Archive for June, 2021

Wild Swimming

June 25, 2021

The water was like silk.

And so cool. I thought it would be colder. Even at eight in the morning it was an easy blood-warm swim and by evening I had to dive deep to feel even the faintest chill.  I saw the anchor roots of lilies then, which bloomed as sunshine on the surface.

When I looked, at noon, across the lake, the white heat of the day had scorched my horizons clean away, so that it looked as if the edge of the world had melted, as if you might tip right over it if you kept going – is that why the early explorers thought the world was flat. 

I wondered if, during the winter,  when the world is cold and cut crystal and brittle, I might see the furthest shores – where the water ends and Albania begins; somewhere in the glassy depths, which were mirror smooth when we were there, not even the faintest breeze to ruffle their surface, lies the line that separates Montenegro from its neighbour.

The beach at Godinje, Lake Skadar

I remember learning to swim. Mum taught me. In a frosty, older lady’s pool. She didn’t swim often; I knew that by the green slime and the frogs which, at six, gave me the creeps.  Here, on the lake, the frogs were the loudest I’ve ever heard; they struck up an evening chorus and at first I wondered at what they were: ducks, I thought.

It’s odd that mum taught me – she hated swimming, was afraid of the water, never put her head beneath it. And yet I love to, in the sea I love to hear the clicking conversation of coral, in a pool, the sound of my breath, on this lake the intermittent quarrel of herons, the lazy drone of dragon flies. 

I taught my own children. Except for my middle one, who learned simply by observation: watching carefully as I instructed her older brother. At 3 she nagged, ‘watch me, mama, watch me’ and I did and I was astounded as this small person doggy paddled her way across a whole width, her armbands abandoned. 

When I’ve swum, when I’ve ploughed my way through water, I feel stronger. And I feel more at peace, it’s as if my swim has drowned the noise of clamouring thoughts out.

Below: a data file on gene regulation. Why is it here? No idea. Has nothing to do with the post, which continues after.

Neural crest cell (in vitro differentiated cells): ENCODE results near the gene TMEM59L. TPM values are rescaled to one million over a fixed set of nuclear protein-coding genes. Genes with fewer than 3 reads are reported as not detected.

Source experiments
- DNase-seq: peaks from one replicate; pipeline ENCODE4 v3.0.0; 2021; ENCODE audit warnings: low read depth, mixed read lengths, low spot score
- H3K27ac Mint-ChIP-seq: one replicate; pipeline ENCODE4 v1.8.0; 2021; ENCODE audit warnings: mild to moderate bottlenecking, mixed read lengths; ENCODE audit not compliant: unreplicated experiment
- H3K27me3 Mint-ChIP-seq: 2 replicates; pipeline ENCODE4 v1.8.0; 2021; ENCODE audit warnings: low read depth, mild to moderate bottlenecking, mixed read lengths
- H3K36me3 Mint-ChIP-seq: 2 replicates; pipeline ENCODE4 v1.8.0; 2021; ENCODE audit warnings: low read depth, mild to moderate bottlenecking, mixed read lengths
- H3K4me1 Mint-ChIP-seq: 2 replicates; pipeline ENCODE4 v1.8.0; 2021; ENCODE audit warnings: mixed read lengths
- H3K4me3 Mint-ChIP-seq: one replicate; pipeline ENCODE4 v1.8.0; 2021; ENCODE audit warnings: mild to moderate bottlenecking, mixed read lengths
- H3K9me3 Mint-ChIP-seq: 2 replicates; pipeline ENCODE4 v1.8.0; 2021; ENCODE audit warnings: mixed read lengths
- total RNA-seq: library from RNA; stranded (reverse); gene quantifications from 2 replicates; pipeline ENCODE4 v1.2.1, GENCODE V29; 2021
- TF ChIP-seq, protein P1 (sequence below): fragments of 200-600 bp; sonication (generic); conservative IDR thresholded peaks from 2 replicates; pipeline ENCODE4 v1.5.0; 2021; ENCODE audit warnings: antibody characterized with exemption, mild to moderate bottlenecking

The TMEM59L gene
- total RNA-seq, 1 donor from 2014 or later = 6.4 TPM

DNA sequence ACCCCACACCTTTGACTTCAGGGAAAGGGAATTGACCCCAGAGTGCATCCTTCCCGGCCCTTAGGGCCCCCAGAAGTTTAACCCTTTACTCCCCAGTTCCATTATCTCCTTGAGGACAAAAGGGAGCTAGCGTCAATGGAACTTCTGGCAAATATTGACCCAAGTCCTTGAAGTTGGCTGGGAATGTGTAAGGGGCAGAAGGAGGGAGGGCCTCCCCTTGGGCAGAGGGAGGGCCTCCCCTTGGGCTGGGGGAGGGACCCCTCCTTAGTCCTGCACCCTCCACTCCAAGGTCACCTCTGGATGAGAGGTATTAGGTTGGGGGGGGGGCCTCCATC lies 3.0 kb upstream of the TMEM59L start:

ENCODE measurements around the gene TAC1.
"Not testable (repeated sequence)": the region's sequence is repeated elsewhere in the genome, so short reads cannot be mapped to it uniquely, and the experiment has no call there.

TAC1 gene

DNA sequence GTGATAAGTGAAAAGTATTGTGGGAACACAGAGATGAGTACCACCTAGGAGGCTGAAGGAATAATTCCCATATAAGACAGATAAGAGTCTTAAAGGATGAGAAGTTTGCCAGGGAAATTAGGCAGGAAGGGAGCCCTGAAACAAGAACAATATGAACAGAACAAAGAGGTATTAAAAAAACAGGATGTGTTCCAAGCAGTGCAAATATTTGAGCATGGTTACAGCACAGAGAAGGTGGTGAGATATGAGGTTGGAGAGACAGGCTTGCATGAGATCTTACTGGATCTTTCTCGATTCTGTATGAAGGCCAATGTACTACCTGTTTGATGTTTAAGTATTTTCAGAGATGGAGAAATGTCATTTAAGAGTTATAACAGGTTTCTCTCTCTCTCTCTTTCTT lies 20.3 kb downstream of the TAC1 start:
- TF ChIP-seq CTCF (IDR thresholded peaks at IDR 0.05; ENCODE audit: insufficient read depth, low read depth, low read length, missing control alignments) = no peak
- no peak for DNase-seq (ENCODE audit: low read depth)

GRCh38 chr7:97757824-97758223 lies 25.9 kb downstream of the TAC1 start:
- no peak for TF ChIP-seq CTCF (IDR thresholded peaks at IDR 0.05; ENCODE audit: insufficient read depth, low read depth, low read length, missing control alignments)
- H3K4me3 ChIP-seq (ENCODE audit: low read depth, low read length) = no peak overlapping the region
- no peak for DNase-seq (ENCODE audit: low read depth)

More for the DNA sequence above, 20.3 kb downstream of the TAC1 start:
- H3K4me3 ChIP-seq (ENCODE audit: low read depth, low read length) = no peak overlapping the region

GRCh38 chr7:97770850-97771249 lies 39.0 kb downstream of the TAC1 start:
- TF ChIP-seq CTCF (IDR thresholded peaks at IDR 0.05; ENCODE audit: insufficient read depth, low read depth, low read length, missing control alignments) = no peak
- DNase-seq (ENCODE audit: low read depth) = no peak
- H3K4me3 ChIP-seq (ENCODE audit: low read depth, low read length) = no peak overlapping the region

And the world, when I get out and rub a rough towel against goose flesh skin, feels stilled.

Father’s Day

June 20, 2021

I think I remember buying the card. It seems both so long ago and so recent that the past and present bump up against one another as strangers and acquaintances simultaneously: ‘Hey! Don’t I know you?’

It was long before phone calls were a thing of such nondescript ordinariness that it meant nothing to chat for hours to somebody whose daytime meant you were in the middle of your night. No, when I bought that card, a generation ago, phone calls meant – usually – terrible news, for it is true: it does always travel fast: Bad news.

My news came a week after Father’s Day. Which is why, when we got home afterwards, the card I’d bought lay there, on dad’s desk, the envelope slit open and weighted by the paper knife that had slit it, the card propped up against a jam jar of pens. 

And it came, that news, perhaps two weeks after I’d browsed the aisles at WH Smith and bought my card and inscribed it and licked the envelope and sealed it and purchased a stamp in the post office in Fenchurch Street and dropped it into the red lipped mouth of the post box. Hoping as I did so, that it’d arrive in time. It mattered so much, later, that it had.

Your dad’s had an accident, said the voice at the other end of the line when I picked up the call at work that day.

It never occurred to me it might be that sort of accident. Never. Not for a moment. I think now it would; I think that occasion, that single experience, is what prompted my habit now to catastrophize. Now I understand the possibility for tragedy is everywhere.

No, he is dead.

And then you know life will never be the same again. There will be gaps and holes and you will always know after that that life has the propensity to gouge new ones. That plans will be tripped up. That you will never share your 21st birthday with your father’s 50th because he never made it that far: he was 47.